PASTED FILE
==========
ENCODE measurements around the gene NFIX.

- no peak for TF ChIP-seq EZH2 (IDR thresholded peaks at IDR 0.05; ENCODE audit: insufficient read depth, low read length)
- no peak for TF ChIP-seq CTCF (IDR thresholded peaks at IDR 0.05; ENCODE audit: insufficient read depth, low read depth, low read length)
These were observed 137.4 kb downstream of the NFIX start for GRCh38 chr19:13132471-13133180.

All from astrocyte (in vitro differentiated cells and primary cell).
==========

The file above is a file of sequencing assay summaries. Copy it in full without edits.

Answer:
ENCODE measurements around the gene NFIX.

- no peak for TF ChIP-seq EZH2 (IDR thresholded peaks at IDR 0.05; ENCODE audit: insufficient read depth, low read length)
- no peak for TF ChIP-seq CTCF (IDR thresholded peaks at IDR 0.05; ENCODE audit: insufficient read depth, low read depth, low read length)
These were observed 137.4 kb downstream of the NFIX start for GRCh38 chr19:13132471-13133180.

All from astrocyte (in vitro differentiated cells and primary cell).